On the banks of Rosetta, the eastern arm of the Nile river, lies a city named Fuwwah. Walking through the narrow streets of this ancient city, you can still see the remains of the Pharaonic, Roman and Islamic civilizations in the architecture.
Fuwwah’s people pride themselves in knowing the secrets of handweaving kilim carpets, passed down from one generation to the next since the times of the Pharaohs. Small workshops are scattered throughout the city, often with the family living above it. Over decades, many families were keen on teaching their children the craft in addition to traditional schooling. This was done to develop patience, attention to detail and focus from an early age.
Unfortunately, due to a decline in sales to tourists, lack of business skills, and stagnant wages, younger generations have been diverted away from the weaving. When you take a look in the workshops today, you will mainly find grandparents behind the looms. With this aging generation, the thousand-year old craft of kilim weaving in Fuwwah is in danger of extinction.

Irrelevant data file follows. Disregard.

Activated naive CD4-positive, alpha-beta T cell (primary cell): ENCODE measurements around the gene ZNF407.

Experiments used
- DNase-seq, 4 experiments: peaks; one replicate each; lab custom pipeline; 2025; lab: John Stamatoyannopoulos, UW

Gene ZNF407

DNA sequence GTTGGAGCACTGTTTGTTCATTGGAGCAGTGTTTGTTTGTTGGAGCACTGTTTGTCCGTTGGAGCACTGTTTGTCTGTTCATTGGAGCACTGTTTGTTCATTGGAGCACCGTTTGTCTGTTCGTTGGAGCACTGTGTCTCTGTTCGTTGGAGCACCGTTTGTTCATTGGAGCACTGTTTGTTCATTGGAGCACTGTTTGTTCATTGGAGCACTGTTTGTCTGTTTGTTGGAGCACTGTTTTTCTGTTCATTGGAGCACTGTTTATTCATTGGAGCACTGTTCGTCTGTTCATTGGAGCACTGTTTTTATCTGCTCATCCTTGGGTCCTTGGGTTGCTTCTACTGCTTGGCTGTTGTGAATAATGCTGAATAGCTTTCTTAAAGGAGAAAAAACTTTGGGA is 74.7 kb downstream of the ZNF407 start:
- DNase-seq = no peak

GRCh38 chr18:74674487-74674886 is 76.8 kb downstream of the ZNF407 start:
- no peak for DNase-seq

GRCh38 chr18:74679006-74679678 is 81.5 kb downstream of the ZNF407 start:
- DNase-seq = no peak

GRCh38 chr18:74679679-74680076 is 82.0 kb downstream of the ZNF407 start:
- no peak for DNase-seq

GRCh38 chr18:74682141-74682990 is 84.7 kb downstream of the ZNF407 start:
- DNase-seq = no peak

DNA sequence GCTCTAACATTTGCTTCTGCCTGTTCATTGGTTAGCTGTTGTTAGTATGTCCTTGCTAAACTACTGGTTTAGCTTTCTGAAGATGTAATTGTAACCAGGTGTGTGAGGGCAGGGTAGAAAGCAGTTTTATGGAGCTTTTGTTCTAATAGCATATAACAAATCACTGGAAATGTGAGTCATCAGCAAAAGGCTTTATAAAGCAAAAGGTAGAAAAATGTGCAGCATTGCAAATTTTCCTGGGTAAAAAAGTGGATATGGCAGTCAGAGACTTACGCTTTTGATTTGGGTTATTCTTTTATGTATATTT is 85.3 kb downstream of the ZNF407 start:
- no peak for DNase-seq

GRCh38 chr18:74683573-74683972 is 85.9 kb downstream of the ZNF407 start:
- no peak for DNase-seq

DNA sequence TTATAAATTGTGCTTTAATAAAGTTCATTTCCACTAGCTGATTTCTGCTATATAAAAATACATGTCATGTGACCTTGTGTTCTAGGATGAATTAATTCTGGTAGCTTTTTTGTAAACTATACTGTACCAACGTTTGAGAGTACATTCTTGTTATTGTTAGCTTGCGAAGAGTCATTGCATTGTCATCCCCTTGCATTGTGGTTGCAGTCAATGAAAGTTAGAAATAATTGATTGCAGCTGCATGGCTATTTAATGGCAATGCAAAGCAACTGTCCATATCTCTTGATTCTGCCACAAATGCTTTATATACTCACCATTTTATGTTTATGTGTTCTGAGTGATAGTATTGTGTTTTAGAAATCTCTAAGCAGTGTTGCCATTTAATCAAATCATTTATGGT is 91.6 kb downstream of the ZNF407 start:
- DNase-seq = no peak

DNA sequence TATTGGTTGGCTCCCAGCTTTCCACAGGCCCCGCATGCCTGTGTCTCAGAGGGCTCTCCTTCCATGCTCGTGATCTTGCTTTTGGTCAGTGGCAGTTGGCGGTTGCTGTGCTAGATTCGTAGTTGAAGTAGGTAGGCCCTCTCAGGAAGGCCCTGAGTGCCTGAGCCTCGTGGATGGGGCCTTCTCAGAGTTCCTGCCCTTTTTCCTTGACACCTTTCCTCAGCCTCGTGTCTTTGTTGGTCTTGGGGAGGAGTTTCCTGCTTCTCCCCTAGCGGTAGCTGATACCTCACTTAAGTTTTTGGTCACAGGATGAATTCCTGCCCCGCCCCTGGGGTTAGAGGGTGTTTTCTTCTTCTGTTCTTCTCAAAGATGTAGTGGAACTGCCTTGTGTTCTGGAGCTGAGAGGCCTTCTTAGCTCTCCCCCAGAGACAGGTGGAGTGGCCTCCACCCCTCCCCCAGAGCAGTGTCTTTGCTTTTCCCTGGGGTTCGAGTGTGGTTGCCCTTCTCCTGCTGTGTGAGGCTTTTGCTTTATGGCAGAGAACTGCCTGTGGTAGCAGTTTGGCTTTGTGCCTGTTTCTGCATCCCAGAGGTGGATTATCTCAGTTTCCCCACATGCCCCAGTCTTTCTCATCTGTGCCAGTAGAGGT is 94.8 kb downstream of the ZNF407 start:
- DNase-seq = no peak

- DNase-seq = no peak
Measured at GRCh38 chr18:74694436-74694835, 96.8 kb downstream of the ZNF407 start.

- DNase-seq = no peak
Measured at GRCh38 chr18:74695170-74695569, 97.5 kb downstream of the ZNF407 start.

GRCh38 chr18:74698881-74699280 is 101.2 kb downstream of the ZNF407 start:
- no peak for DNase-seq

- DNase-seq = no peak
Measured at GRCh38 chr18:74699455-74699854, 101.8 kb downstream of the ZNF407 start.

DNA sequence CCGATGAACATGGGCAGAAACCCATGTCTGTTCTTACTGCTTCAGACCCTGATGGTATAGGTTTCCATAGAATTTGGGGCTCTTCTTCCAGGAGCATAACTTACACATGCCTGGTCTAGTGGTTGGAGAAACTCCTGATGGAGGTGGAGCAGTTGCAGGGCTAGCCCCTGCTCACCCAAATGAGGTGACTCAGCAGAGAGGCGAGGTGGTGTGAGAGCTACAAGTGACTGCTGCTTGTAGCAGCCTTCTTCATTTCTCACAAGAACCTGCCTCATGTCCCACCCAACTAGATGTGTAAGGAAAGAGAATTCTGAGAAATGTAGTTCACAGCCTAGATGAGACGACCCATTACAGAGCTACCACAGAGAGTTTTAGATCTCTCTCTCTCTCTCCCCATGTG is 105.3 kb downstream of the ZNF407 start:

Luckily a young couple in Cairo has taken an interest and created Kiliim, a social enterprise committed to reviving the tradition by introducing the weavers to modern designs for their time-honored technique. Through their commitment, they have been able to increase the weavers’ wages to fair trade standards, improve their working conditions, and build more looms to expand their workshop. A kilim weaving school is planned to teach new generations the craft, so it can continue to thrive in the future.
There is now a glimmer of hope that the kilim weaving tradition in Fuwwah will live on. So the artisans may continue to work on their wooden looms like a musician playing an instrument with synchronized smooth moves. Pushing the naturally dyed wool yarn back and forth to create the design, and setting it with a comb, guaranteed to last a lifetime.